A Rare Case Of Complex Mullerian Anomalies With Partial Aplasia Of Pancreas

Author Information

Valvi D*, Parulekar SV**, Kulkarni S***, Hira P****.
(* Assistant Professor, ** Professor and Head of Department, *** Third Year Resident, Department of Obstetrics and Gynecology ; **** Associate Professor, Department of Radiology, Seth G S Medical college and K EM hospital, Mumbai, India)

Mullerian duct anomalies are usually associated with wide range of gynaecological, urological, skeletal abnormalites, rarely associated with cardiac and anorectal anomalies. We present a rare case of complex mullerian anomalies with partial aplasia of pancreas.


Mullerian duct anomalies are common, reported in up to 3.2% of all women.[1] Some mullerian anomalies are complex and have features of more than one class. They occur due to partial development of the müllerian ducts. Vertical fusion defect or abnormal lateral fusion of the ducts can form the arcuate uterus, bicornuate uterus and uterus didelphys. Both atresia or agenesis of cervix and uterine didelphys can coexist, It falls in category 4 according modified AFC classification of uterovaginal anomalies by Rocks and Adam classification.[2]  Failure of fusion may lead to failure to canalize, with no endometrium developing within the uterine horns. Any portion or segment of a duct may experience agenesis. Cervical agenesis or dysgenesis is relatively infrequent mullerian anomaly.  Cervical agenesis or atresia results from failure of müllerian duct canalization or increased local epithelial proliferation after canalization. Uterus didelphys is the result of complete non-fusion of mullerian ducts forming complete uterine duplication with no communication with each other. Uterus didelphys may be associated with a longitudinal vaginal septum (70%), rarely with transverse vaginal septum.

Case Report

A 15 year old girl presented with complaints of primary amenorrhea and pain in abdomen for 2 months. Her elder sister and mother had menarche at the age of 12 and 14 years repectively.  She was averagely built and thin. Her secondary sexual characters were in Tanner stage 3.  There were no skeletal abnormalities. The abdomen was soft and nontender with no evidence of any abdominal mass. The external genitalia was normal. She had a blind vagina which was around 5 cm deep. On per rectal examination, the cervix was not felt; a 3 cm soft, nontender lump was felt on right of the midline. Abdominopelvic ultrasonography showed a didelphys uterus, absence of cervix, absence of the body and tail of pancreas; kidney, ureter, bladder were normal. Abdominopelvic computerized tomography (CT) showed didelphys uterus with right uterine cavity of 6.4×3×4cm containing fluid in the endometrial cavity (figure 111.1), left horn was 2×1×1cm in size, lateral and away from right uterine cavity, without any fluid in it. The cervix was absent.  The vagina was normal. There was a duplication cyst of cecum (figure 111.2), and absence of the body and tail of the pancreas (figure 111.3).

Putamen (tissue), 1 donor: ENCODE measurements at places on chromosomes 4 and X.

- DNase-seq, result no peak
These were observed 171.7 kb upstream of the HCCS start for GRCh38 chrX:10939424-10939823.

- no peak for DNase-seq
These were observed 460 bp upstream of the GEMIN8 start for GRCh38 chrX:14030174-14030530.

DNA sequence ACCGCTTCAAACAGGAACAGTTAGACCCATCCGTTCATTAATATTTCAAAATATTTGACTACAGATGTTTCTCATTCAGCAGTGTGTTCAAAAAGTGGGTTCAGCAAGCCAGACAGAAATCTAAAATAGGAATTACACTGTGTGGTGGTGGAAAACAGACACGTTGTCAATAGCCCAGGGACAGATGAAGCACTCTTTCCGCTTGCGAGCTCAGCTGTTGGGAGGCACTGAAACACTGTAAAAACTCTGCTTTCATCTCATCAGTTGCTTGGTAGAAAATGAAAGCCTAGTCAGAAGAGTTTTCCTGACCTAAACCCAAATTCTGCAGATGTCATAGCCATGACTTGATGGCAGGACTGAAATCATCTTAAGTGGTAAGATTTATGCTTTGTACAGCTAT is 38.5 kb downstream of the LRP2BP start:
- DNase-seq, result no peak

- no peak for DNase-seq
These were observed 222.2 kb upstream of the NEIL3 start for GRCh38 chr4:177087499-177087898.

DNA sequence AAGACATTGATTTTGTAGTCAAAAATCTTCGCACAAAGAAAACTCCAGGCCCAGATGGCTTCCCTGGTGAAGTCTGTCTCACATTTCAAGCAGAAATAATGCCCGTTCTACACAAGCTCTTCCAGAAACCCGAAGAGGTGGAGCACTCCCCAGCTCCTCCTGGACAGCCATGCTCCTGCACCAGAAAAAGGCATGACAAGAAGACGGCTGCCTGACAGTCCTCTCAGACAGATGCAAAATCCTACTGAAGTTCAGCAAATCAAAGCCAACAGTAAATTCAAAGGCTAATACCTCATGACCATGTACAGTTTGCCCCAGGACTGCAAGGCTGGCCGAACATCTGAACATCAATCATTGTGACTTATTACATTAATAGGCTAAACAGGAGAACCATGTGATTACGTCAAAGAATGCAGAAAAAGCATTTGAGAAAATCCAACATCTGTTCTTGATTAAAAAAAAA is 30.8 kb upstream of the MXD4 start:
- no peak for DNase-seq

Figure 111.1. CT showing right hematometra (arrows).

Figure 111.2. CT showing a right convoluted mass containing fluid, interpreted as cecal duplication cyst (arrows).

Figure 111.3. CT showing pancreatic head (arrow).\, but absence of body and tail.

We performed a diagnostic laparoscopy followed by laparotomy on the patient. The finding were didelphys uterus with right hematosalphinx and cervical agenesis, and bilateral polycystic ovaries (figure 111.4). The enlarged, tortuous, dilated right fallopian tube had been mistaken as duplication cyst of the cecum on CT. The hematosalpinx was 22 cm long. Its end was buried under the cecum. There was no pelvic endometriosis. The right uterine horn was removed along with the hematosalpinx.  The left horn (figure 111.5) was left behind because it was non communicating and non-functioning, and its removal could have compromised the blood supply of the left ovary. The patient had uneventful recovery. Histopathology showed hematometra and hematosalpinx.